Sunday, April 19, 2009

An Introduction: Meet Cybil Lewis

As a relatively new member of Parker Publishing, I’d like to introduce myself. My name is Nicole Givens Kurtz, and I write science fiction/mysteries, also known as hybrids. Wait! Hold up! I know, I know. I mention science fiction and many of you are already to click on to some other interesting blog post.

My novel, SILENCED, centers on a private detective, Cybil Lewis. She’s a tough, African descent, kick butt heroine and she’s not like anyone you’ve met before. This isn’t your Star Trek cookie cutter communications officer.

Oh no.

Below is a short except from SILENCED: A CYBIL LEWIS novel. It’s the first in the Cybil Lewis series and I hope you find her just as attractive and fun as I do writing her.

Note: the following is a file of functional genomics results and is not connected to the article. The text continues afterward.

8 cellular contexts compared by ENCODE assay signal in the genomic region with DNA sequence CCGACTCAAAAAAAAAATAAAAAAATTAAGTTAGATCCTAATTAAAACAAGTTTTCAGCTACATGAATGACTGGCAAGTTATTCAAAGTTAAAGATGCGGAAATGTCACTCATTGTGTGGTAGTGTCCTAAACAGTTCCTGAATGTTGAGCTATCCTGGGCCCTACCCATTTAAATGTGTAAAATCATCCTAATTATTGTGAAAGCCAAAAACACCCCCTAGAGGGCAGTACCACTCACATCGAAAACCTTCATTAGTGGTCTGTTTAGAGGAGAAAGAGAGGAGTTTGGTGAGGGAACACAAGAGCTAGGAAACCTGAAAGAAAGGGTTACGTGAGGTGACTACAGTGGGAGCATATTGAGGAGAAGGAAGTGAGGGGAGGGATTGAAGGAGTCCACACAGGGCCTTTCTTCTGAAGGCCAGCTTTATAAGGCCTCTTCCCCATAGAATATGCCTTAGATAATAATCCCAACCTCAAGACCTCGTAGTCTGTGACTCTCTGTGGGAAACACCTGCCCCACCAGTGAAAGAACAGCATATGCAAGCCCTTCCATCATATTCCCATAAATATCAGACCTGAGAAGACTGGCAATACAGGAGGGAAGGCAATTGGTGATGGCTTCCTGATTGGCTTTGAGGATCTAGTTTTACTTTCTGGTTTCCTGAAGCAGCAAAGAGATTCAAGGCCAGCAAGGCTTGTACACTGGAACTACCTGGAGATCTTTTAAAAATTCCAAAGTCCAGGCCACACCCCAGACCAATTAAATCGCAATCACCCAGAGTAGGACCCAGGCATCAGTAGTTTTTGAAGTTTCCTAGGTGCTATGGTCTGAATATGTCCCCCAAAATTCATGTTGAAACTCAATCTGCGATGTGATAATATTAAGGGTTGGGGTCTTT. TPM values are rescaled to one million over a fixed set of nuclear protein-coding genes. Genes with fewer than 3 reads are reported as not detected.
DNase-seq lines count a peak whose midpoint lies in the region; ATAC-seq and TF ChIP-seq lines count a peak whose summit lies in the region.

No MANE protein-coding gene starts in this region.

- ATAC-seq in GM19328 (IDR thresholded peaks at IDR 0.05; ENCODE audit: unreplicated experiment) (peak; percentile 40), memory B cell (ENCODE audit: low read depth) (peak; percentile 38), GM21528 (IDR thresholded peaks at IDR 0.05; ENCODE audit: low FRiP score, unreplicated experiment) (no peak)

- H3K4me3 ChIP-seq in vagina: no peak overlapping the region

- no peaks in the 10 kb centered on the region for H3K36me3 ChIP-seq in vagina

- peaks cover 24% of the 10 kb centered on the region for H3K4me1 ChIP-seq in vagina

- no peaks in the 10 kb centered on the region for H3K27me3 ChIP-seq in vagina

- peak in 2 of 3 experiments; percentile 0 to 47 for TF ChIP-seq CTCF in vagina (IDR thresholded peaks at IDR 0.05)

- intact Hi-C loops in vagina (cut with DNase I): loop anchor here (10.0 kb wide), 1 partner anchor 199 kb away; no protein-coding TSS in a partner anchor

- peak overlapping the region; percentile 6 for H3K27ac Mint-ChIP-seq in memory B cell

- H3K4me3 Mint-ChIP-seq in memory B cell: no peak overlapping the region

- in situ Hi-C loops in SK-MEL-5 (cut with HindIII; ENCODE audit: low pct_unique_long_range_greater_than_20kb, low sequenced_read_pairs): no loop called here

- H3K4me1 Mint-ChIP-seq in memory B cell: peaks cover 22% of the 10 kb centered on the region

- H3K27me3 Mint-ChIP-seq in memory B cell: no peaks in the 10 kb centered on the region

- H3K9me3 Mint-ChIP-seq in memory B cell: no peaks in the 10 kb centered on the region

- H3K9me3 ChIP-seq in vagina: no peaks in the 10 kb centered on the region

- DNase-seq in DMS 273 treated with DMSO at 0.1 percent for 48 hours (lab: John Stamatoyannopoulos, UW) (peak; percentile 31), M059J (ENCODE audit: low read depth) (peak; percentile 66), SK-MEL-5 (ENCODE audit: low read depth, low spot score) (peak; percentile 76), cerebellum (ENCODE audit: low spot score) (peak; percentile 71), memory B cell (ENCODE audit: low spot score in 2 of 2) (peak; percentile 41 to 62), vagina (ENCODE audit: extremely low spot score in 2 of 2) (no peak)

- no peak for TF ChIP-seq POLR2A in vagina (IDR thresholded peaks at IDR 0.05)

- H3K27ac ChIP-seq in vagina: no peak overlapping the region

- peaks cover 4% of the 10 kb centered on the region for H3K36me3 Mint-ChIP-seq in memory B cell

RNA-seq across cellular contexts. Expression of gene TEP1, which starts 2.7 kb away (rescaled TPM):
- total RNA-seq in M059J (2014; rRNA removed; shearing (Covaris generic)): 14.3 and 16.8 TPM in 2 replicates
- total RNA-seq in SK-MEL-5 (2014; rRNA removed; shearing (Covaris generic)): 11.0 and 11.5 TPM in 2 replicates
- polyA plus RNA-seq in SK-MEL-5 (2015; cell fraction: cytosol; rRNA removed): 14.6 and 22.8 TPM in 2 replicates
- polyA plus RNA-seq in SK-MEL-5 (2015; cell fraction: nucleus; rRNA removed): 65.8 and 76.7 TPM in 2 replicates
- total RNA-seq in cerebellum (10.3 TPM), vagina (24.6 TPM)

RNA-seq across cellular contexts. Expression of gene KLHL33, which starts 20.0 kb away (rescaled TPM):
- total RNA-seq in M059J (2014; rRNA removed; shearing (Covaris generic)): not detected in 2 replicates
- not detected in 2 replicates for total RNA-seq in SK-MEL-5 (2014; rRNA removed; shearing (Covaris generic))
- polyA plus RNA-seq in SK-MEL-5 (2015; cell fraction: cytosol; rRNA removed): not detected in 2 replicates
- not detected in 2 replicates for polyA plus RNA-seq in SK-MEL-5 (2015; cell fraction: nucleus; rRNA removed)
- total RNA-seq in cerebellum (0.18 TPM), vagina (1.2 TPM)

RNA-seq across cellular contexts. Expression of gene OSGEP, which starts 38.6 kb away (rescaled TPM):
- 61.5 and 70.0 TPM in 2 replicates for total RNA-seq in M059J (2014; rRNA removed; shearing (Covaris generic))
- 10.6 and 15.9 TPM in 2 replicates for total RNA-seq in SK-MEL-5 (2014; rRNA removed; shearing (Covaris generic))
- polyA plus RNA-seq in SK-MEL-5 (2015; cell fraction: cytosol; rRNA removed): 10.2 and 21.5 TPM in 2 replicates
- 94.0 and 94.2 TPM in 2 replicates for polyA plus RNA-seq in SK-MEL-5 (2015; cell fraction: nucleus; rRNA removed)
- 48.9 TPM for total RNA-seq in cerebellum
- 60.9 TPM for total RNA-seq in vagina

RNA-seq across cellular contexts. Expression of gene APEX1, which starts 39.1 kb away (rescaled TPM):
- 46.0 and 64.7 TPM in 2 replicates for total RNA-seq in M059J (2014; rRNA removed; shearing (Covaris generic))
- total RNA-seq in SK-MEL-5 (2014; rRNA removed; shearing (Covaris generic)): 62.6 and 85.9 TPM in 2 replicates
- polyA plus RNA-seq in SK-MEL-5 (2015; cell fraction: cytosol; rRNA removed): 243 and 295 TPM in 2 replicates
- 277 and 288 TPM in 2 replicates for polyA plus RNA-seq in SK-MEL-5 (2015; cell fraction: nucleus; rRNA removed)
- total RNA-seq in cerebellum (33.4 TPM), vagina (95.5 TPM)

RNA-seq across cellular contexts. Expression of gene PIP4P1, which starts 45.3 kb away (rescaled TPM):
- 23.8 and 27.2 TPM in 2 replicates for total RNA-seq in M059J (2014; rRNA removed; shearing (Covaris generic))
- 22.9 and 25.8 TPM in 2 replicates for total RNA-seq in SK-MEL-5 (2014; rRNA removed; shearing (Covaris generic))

Don’t take my word for it. Here’s what some of the reviewers have said about Cybil and SILENCED.

“Nicole Givens Kurtz is a gifted sci-fi writer with a wonderful imagination. Her vivid descriptions of a future civilization instantly transport the reader into that time period. And with the extra benefit of a strong African-American woman as the main character, this adventure captures the essence of the future.”—4 Star review//Affaire de Coeur Magazine

“A missing-persons case takes us into an action-packed story. Cybil is no shrinking violet, and the tale is vivid enough to keep the reader looking forward to the next chapter in this new series. This is a fast-paced, enjoyable ride.”—4 Star Review—Romantic Times